Friday, August 3, 2007

A Close Encounter of the Hair Kind

Our eyes met from across the crowded Von's Supermarket aisles.

Feeling a little shy, we both glanced back down at the contents of our shopping carts. But we couldn't keep our eyes away from one another for long. It was a little like that ol' country song, "I was looking back to see if you were looking back to see . . . "

Finally, we both summoned the courage to approach one another. The shyness passed and a wide smile broke out on both of our faces.

When we met, we both blurted out simultaneously, "I love your hair." We chatted briefly, hugged one another and went our separate ways. It was a great way to commemorate my "coming out" without head covering at Von's.

6 comments:

Piper Robert said...

Good for you. I'm blessed to have you as my sister. Love ya!

p.s. Maude and Big Will are here!

Anonymous said...

Dear Susan,
I really applaud you for that statement. It must be so liberating.
Frankie

suzy keleher said...

"you are so beautiful" is the song that comes to my mind, Lovey! Love, Suze

Karen said...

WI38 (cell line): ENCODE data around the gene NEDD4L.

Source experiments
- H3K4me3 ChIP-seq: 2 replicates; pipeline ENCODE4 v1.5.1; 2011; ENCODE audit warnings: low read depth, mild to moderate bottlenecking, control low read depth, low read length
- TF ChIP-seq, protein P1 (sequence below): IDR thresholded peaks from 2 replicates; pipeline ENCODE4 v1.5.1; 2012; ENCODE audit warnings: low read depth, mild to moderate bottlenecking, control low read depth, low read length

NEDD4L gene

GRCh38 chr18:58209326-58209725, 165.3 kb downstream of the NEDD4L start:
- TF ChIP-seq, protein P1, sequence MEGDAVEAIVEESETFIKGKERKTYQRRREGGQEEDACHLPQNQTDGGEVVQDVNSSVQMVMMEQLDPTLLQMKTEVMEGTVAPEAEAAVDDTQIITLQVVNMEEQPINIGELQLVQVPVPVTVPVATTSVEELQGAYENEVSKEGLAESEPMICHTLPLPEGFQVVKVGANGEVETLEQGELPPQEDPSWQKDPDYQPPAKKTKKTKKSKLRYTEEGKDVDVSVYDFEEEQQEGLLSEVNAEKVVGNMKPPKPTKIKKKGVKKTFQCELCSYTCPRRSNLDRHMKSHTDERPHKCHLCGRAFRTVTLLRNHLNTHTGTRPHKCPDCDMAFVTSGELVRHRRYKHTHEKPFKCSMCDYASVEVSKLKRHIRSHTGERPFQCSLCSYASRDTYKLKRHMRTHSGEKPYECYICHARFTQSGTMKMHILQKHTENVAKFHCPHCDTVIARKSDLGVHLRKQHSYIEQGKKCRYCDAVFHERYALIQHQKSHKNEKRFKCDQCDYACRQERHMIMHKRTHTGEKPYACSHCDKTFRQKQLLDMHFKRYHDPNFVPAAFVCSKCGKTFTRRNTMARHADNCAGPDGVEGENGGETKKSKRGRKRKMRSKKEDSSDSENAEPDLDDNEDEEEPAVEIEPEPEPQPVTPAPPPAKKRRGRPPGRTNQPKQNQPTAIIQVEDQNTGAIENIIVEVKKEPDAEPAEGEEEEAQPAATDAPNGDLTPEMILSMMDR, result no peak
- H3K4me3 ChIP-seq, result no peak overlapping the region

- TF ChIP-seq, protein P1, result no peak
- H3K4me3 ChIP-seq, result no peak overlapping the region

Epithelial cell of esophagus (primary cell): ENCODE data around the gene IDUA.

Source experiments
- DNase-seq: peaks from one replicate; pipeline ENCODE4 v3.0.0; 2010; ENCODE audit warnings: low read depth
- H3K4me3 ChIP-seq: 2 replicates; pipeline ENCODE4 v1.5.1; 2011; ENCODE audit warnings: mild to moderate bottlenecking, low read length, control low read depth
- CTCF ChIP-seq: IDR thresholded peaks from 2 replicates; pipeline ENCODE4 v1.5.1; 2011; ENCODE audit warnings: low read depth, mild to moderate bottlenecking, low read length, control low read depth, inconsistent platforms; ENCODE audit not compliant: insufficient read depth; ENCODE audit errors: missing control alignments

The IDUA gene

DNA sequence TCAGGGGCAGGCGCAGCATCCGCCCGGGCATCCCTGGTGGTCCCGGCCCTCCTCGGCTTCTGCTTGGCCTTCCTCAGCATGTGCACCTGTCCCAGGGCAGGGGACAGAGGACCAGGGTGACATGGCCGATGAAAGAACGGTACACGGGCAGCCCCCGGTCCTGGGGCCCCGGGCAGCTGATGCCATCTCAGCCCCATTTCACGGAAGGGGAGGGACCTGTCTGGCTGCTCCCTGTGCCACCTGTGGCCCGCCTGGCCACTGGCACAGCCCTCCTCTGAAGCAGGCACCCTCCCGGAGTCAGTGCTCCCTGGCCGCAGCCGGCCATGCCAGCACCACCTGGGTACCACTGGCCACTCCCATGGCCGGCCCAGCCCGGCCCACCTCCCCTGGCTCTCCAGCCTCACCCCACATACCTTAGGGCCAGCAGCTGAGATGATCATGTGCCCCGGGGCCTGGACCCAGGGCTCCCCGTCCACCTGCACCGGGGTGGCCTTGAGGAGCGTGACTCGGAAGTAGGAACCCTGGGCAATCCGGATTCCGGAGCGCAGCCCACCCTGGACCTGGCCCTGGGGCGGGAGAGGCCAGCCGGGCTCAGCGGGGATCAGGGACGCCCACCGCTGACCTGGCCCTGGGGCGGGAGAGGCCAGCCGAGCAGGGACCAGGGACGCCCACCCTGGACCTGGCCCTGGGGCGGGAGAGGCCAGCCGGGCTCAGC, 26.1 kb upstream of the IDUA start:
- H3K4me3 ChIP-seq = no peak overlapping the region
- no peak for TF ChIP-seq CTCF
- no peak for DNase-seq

Maybe you feel like Muslim women feel when they go west and take off their burkas? I read an article recently about that in the LA Times -- how at first Muslim women feel incredibly self-conscious, naked. But I imagine it's a lot easier to get used to. (What I think would be embarrassing would be to WEAR a burka in the west.)

Difference is, for you, that you can't troup around with a pack of like-looking women. Do you ever forget your hair when you're out, the way you might forget that you wrote something on the back of your hand as a reminder until someone asks you "What's that?", or is it always on your mind?

Bravo for having the courage to be who you are!! I don't think I'd be so brave.

Love,
Mrs. Duck

Lilli said...

Thank you for sharing this touching story. And just for being so wonderful!

Susan Carrier said...

There's nothing like sheer comfort to trump vanity!

And I'm used to seeing cancer patients at CoH, but it was so cool to see that "they live among us."